Travelers Home and Marine Insurance Company v. Central Mutual Insurance Company
ORDER Granting 9 Motion for Summary Judgment: The Clerk shall enter judgment providing relief to the Plaintiff and awarding the Plaintiff its costs upon the filing of a Bill of Costs pursuant to D.C.COLO.LCivR 54.1, by Judge Richard P. Matsch on 10/2/2014.(jsmit)
IN THE UNITED STATES DISTRICT COURT
FOR THE DISTRICT OF COLORADO
Senior District Judge Richard P. Matsch
Civil Action No. 14-cv-02028-RPM
TRAVELERS HOME AND MARINE INSURANCE COMPANY,
CENTRAL MUTUAL INSURANCE COMPANY,
ORDER GRANTING SUMMARY JUDGMENT FOR THE PLAINTIFF
Travelers Home and Marine Insurance Company (“Travelers” or “the Plaintiff”) and
Central Mutual Insurance Company (“Central” or “the Defendant”) each contributed to the
settlement of a negligence action against a common insured, Winston Howe (“Howe”). In this
federal diversity action, Travelers alleges that it paid more than its required share of the
settlement. Asserting claims for declaratory judgment, Travelers seeks determinations that the
Central Policy was primary and the Travelers Policy was excess; that Travelers did not have any
duty of indemnification until and unless the limits of the Central Policy were exhausted; that
Central is obligated to reimburse Travelers in the amount of $158,333, and that Travelers does
not owe contribution to Central for the cost of Howe’s defense.
On August 28, 2014, Travelers moved pursuant to Fed.R.Civ.P. 56 for summary
judgment in its favor. The motion has been fully briefed. The material facts are not in dispute.
On or about August 19, 2011, Howe was driving a 1993 Chevrolet Suburban in or near
Kasilof, Kenai, Alaska, when Howe was involved in an auto accident with a vehicle driven by
Gary William Timm (“Timm”). Howe is a resident of Colorado. The Suburban that Howe was
driving at the time of the accident was owned by Walter Pawlowski (“Pawlowski”), a resident of
Timm brought a negligence suit against Howe in an action captioned Gary W. Timm vs.
Winston A. Howe, in the Superior Court for the State of Alaska, Third Judicial District at Kenai,
Case Number: 3KN-13-462 Civil (“the Timm Action”), seeking damages for alleged injuries and
losses arising from the accident.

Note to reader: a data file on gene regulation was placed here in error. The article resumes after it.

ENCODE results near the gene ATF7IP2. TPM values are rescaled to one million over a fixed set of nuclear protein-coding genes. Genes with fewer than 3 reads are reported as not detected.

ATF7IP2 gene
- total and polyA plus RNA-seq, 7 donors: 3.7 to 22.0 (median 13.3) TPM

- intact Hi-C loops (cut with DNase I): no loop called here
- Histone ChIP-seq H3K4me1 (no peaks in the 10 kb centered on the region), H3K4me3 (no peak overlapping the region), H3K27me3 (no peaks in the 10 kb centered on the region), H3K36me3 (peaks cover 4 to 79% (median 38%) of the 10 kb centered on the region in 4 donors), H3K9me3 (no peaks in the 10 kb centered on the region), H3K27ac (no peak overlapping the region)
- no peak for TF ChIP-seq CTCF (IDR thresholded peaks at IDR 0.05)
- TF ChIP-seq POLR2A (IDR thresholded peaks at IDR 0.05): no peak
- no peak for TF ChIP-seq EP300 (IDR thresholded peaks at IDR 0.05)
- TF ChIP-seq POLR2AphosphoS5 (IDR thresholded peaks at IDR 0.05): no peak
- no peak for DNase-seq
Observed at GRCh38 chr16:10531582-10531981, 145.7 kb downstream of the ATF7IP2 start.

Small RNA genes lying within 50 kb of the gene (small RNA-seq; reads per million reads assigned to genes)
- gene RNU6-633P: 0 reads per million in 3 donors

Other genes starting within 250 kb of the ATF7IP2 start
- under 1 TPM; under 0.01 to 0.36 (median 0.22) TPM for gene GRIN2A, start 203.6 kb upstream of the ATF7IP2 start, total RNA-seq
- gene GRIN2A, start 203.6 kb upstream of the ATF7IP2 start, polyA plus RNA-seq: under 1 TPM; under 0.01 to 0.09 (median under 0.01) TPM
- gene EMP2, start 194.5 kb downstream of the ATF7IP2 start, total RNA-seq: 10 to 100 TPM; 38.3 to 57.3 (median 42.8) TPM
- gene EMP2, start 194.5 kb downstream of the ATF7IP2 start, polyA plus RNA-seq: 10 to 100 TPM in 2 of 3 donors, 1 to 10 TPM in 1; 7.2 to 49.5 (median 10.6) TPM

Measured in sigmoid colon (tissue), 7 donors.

Travelers had negotiated and issued an automobile insurance policy in Colorado to
Howe, which afforded $500,000 per accident in combined single limit liability coverage. (Pl.’s
Ex. A, “the Travelers Policy”).
Central had issued an automobile insurance policy in Texas to Pawlowski that identified
the 1993 Chevrolet Suburban as one of the “vehicles covered.” (Pl.’s Ex. B, “the Central
Policy”). The Central Policy afforded liability coverage limits of $250,000 per person, and
$500,000 per accident.
Both the Travelers and Central Policies were in effect at the time of the accident. Howe
was a permitted user of Pawlowski’s Suburban, and thus qualified as an insured under the
Howe tendered the Timm Action to both Travelers and Central for defense and
indemnification under the insurers’ respective policies.
The Travelers’ Policy includes an “Other Insurance” provision which provides in
relevant part as follows:
If there is other applicable liability insurance:
1. Any insurance we provide for a vehicle you [Howe] do not own shall be
excess over any other collectible insurance providing coverage on a primary
basis. . . .
(Pl.’s Ex. A at TRAV 7, emphasis added).
The Central Policy also includes an “Other Insurance” provision, which provides:
If there is other applicable liability insurance we will pay only our share of the
loss. Our share is the proportion that our limit of liability bears to the total of all
applicable limits. However, any liability insurance we provide to a covered
person for the maintenance or use of a vehicle you [Pawlowski] do not own shall
be excess over any other applicable liability insurance.
(Pl.’s Ex. B at TRAV 50).
Central took control of the defense of Howe in the Timm Action, initially accepting that
its policy afforded primary coverage and the Travelers coverage was excess. (See Pl.’s Ex. E,
Aff. of William Shoemaker at ¶¶ 2 – 3).1
In March 2014, Central changed its position and asserted that the Travelers coverage was